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Propagandists now hail isolation as a blessing in disguise, revealing the necessary path forward to displace all the Western economic and cultural entanglements that were never more than a betrayal of Russia’s true self.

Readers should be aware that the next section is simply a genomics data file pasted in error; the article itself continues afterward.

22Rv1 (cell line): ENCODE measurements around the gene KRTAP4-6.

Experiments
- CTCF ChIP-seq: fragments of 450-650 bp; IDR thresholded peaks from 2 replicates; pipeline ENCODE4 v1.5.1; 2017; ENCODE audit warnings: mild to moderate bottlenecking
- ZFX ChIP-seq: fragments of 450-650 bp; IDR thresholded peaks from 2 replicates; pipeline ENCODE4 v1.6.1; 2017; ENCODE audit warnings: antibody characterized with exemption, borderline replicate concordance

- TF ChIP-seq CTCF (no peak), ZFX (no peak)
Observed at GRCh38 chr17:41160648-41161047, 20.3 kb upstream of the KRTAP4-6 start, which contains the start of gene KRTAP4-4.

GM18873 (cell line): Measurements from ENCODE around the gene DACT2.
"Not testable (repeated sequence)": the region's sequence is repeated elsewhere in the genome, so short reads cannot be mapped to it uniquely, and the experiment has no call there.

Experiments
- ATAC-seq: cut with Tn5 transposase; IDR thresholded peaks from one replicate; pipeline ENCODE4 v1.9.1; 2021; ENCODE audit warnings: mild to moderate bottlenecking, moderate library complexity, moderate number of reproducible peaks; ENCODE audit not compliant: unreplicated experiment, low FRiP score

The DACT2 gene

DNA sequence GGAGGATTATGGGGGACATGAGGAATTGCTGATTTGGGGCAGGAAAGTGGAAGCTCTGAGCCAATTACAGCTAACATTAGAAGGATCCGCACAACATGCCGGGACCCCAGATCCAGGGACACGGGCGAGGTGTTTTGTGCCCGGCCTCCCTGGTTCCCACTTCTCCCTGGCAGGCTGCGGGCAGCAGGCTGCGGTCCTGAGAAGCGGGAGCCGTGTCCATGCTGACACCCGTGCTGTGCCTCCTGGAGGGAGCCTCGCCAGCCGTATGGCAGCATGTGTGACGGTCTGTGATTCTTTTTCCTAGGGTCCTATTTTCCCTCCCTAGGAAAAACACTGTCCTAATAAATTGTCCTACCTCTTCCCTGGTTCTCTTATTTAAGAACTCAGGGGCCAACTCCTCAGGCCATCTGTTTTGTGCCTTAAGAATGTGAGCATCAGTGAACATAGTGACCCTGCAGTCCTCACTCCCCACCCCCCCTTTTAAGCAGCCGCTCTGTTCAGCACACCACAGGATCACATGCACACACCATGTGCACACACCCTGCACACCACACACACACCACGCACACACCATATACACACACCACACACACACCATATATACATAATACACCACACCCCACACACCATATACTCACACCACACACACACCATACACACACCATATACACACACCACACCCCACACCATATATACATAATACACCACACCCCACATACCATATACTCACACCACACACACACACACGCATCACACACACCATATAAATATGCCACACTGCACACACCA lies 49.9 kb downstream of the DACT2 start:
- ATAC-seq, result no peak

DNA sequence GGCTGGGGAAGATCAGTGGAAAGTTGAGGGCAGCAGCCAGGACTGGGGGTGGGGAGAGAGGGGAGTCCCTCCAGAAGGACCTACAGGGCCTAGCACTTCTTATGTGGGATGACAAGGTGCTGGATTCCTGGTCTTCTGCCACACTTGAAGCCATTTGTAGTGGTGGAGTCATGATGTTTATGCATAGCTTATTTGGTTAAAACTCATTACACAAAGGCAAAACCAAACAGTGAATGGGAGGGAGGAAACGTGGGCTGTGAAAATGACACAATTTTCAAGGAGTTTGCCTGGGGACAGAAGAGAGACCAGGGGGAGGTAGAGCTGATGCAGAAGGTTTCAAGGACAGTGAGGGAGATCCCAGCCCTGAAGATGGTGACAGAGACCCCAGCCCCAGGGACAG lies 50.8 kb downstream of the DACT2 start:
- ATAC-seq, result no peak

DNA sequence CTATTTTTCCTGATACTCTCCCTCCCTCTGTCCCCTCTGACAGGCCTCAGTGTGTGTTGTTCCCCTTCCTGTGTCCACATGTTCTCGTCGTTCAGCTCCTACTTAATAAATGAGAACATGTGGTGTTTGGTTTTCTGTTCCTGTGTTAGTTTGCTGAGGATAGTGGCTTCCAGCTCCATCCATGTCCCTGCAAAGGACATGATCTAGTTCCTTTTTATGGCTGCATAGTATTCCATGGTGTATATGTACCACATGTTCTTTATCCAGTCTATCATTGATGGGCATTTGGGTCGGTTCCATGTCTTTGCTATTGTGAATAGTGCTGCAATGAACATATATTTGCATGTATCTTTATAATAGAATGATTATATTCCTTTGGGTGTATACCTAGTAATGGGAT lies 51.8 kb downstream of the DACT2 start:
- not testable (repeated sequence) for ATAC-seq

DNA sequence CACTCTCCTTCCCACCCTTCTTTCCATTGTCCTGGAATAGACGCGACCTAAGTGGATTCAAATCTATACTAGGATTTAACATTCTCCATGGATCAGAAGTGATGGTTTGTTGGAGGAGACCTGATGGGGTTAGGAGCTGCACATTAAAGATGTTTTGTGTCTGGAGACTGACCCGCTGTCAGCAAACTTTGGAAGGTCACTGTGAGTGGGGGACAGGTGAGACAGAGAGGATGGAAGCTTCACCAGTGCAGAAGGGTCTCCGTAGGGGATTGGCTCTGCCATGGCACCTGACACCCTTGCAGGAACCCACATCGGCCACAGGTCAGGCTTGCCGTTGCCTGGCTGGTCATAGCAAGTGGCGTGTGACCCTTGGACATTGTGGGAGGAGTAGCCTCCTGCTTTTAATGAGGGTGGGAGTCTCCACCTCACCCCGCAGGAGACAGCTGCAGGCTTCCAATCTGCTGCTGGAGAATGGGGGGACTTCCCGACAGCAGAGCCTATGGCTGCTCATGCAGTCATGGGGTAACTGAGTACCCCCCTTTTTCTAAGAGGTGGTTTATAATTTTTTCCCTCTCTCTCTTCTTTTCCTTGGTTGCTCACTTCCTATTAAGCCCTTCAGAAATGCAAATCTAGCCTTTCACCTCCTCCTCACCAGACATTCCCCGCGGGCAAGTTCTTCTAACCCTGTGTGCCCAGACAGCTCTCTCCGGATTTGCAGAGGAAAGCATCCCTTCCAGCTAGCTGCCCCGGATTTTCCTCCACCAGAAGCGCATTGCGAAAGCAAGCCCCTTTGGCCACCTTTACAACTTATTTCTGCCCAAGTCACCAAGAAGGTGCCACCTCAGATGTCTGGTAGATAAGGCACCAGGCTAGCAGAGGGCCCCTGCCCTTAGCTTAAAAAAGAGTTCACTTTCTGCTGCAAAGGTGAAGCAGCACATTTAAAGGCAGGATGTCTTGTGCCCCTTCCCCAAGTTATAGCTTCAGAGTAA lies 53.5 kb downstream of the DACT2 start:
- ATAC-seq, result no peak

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To begin with a review of the crucial historical component in Putin’s Russian transformation, it is essential to remember that the current revisionism returns to a long-developing narrative that far predates the Russian Revolution of 1917.2 One seminal milestone in nationalist thought is Nikolai Danilevsky’s once again famous book, Russia and Europe, first published in 1869. Danilevsky stood out among Pan-Slavist intellectuals of his day in his attempt to put a scientific veneer on what resembled a manifesto for empire. Drawing heavily from a theory of civilizations written by the German idealist philosopher Johann Gottfried von Herder, Danilevsky interpreted the march of progress through so-called cultural-historical types (different civilizations, in effect) tracing back to the ancient world.3 He postulated that the Russia-centered Slavic historical type was rising to challenge the West as characterized Romano-Germanic civilization. The two could never be reconciled and Slavic civilization could only prevail by unifying around shared values such as Orthodox Christianity, traditional culture, and the network of related Slavic languages.4 Danilevsky explicitly asserted that Europe was innately hostile to Russia. Notably, in 1999, a Russian scholar of Danilevsky and Pan-Slavism, B. P. Valuev updated the argument to suggest that the geopolitical reality remains the same except that the West is now led by the United States.5 In any case, Danilevsky’s arguments resonated among his contemporaries in the Russian officer corps as well as a few towering culture figures such as the writer Fyodor Dostoyevsky.6